I understand that during a camera prep it is important to
go through every element, but one thing has me troubled and
I do not have the right answer to ease mind after prep. This
is the "flange focal depth." I realize its importance
for if off by millimetres, it can position your lens at an
incorrect distance from the film plane, causing your image
out of focus on every shot and probably create a totally unusable
image with longer lenses and lower f-stop.
When I prep, I basically rely on and ask the rental house "did you guys check test the "flange-focal-depth?"
I usually am answered with "yep, it all checked out"
or "no... we have it checked every so often."
I guess, that this is one of the only elements I know is testable
but I do not test. I would love to hear from the rest of you
guys on this.
San Antonio, TX
You simply need a pocket collimator or depth gauge. And it
better not be off by millimetres. A few micrometers is enough
to throw everything out of focus.
When I prep, I basically rely
on and ask the rental house "did you guys >check test
I would recommend creating a check list of questions for a
rental house before an AC starts prepping.
I once received a camera with the timing out. We shot an involved
effects sequence with very ugly results.
Any reputable rental house will do a flange depth test as
a routine part of their gear check.
A zoom lens is a quick & dirty way to check if flange
depth is correct. Zoom in, crack focus by eye then zoom out
slowly. Focus should hold. If not the flange depth may be
out. If you suspect the zoom lens may be dodgy, ask for another
lens & see if you get the same result. One other possibility
- the flange depth may be correct but the ground glass collimation
may be out. It is unlikely that the flange depth will change
during the course of a film, even a long one - 12 weeks or
Perhaps I have been lucky. I have never had a problem with
the flange depth of any camera I have used.
Another post suggested a pocket collimator & a depth test
kit. These items are really only useful in the hands of an
experienced technician. Let's face it, it's not up to the
camera assistant to rectify that kind of fault in a camera.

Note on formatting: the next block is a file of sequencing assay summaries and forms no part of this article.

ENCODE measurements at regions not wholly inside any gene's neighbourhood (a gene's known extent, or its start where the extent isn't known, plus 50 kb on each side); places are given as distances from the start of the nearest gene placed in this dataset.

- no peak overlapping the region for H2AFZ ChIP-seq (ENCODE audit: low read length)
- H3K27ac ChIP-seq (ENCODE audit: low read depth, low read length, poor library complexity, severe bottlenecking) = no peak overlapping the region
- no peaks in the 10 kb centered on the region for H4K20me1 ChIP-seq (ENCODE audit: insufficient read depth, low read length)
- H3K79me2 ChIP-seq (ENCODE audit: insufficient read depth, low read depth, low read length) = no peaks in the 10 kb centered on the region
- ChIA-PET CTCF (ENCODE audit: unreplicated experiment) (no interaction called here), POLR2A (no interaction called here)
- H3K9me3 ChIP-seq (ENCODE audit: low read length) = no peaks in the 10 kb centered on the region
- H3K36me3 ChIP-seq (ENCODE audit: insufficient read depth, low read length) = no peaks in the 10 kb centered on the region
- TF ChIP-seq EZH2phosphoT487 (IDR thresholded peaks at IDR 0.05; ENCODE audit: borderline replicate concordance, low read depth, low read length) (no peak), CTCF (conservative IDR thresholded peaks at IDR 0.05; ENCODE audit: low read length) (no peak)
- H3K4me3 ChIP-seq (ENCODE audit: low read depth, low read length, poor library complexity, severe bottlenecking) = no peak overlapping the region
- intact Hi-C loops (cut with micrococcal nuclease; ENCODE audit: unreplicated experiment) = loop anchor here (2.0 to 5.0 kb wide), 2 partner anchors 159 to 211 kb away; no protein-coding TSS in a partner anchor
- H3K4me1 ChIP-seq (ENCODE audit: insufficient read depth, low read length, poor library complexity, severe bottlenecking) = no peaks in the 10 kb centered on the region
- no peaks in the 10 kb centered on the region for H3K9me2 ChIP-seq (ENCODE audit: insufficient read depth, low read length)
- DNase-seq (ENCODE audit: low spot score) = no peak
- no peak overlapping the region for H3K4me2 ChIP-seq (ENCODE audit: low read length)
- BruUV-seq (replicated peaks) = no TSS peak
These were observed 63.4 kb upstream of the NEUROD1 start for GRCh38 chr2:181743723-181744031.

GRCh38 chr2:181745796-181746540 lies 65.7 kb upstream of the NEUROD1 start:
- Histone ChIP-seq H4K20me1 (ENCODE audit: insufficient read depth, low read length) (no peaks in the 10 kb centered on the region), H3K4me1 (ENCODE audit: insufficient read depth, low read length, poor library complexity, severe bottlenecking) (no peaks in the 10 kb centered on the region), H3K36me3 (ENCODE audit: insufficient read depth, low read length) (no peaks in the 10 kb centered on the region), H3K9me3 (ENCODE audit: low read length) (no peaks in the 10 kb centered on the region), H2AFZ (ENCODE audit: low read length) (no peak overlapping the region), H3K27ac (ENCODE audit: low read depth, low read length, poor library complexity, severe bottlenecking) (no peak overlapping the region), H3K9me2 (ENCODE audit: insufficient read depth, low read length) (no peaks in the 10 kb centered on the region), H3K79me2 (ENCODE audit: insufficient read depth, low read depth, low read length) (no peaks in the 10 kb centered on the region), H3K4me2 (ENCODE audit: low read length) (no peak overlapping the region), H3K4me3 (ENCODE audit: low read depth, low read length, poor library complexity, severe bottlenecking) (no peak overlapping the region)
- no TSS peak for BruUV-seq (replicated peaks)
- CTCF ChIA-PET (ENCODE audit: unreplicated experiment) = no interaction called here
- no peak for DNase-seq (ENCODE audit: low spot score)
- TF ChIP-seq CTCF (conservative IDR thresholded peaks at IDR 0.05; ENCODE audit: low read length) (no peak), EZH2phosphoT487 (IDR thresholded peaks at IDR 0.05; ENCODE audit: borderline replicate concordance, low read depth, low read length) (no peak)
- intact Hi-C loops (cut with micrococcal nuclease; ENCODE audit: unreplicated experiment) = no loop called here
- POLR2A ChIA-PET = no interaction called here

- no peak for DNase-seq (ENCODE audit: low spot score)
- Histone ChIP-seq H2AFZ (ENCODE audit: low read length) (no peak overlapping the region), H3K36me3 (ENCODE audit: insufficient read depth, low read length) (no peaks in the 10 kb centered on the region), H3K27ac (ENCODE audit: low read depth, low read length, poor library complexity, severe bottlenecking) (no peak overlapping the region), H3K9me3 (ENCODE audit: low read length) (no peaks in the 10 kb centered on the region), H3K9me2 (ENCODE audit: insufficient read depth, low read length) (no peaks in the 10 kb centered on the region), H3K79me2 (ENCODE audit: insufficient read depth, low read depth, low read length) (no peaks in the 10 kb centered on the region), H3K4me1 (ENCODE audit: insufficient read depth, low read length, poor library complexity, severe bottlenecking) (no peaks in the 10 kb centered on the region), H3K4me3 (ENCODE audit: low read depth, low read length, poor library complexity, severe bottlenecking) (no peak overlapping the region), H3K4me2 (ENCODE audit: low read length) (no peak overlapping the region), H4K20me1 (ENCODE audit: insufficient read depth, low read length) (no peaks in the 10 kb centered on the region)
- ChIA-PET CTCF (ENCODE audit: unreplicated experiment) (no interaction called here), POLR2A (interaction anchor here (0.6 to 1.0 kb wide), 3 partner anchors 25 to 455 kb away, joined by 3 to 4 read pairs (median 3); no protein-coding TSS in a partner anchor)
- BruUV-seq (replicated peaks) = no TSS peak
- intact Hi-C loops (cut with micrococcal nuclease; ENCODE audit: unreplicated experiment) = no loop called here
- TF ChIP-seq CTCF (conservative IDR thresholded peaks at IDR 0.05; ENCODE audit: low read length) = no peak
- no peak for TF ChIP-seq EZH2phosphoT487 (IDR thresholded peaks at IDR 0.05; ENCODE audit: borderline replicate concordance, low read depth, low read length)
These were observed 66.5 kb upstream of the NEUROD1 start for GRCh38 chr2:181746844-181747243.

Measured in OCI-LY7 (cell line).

One other possibility - the flange depth may be correct but
the ground glass collimation may be out. Eye & tape focus
don't match. Depending on the error in collimation, the wide
lenses will show the tape & eye focus discrepancy more
than the longer lenses. The wider the lens, the greater the
error, the longer the focal length, the closer you will be
to the mark.
If the flange depth is too shallow, the lenses will focus
If it's too deep, lenses will never get to infinity.
All the best,
Angelo Sartore wrote :
>If you suspect the zoom lens
may be dodgy, ask for another lens & see >if you get the
same result. One other possibility - the flange depth may
>be correct but the ground glass collimation may be out.
Thanks for the input regarding the wide angle and zoom lense
tests. I am going to study it a bit more.
A solid methods for verifying flange depth is simply comparing
you focus distance to the focus markings on the lens. A good
practice is to setup the camera at a focus distance of 4 feet
from a chart, then focus by eye. Does the lens show 4 feet?
if it doesn't it's ether the lens of the flange... How to
know? check another lens and another focal length. In short,
go through all the lenses in your set and do the same test.
if all lenses are OK then you're fine. If one or two lenses
are off the you should probably reject them. If ALL lenses
are off the with the same deviation the flange is probably
BTW, if you go out with the flange depth off, it's actually
the wide angle lenses that's soft and the longer lenses will
probably stay sharp anyway. the reason is that with a longer
lens the focus puller set's the focus by his measurements
but the camera man will see it's soft and most likely comment
on that so you can get it right (by going off your marks and
working by eye). With a wide lens it will be difficult to
notice the softness by eye and the picture will probably be
My two cents.
Oren Arad wrote :
>A solid methods for verifying
flange depth is simply comparing you >focus distance to the
focus markings on the lens. A good practice is to >setup the
camera at a focus distance of 4 feet from a chart, then focus
Infinity is also important -- a lens that's mounted at the
wrong distance will either not focus to infinity (too far
from the film plane) or focus past infinity (too close).
Note that there are some telephotos designed to focus past
infinity to compensate for thermal issues.
Jeff "infinity is too far away, man" Kreines
Jeff Kreines wrote :
>Infinity is also important --
a lens that's mounted at the wrong distance >will either not
focus to infinity (too far from the film plane) or focus past
>infinity (too close).
A Close focus test (like from =<4') is a good way to test
those shorter lenses without popping your eye balls out of
their sockets, and as mentioned before, those lenses are more
critical to check then the longer ones. But in any case an
Infinity check is advised too (if you have the room for that,
It should be said, though, that those "practical tests"
are no replacement for your friendly rental place tech okaying
the flange depth. In legal terms there is reasonable doubt!
(I watch Law & Order...) You could theoretically have
the ground glass in the wrong place rendering ALL of your
'focus by eye' tests useless and dangerous. You could by miraculous
circumstances have two compensating deviations (an off lens
by x and an off camera by -x) so 4 feet will be perfect while
infinity will be off. And more weird stuff.
Make sure that a gage has measured the flange depth and the
lenses have mounted a collimator in the last couple of years
(or whatever time frame you're comfortable with) before you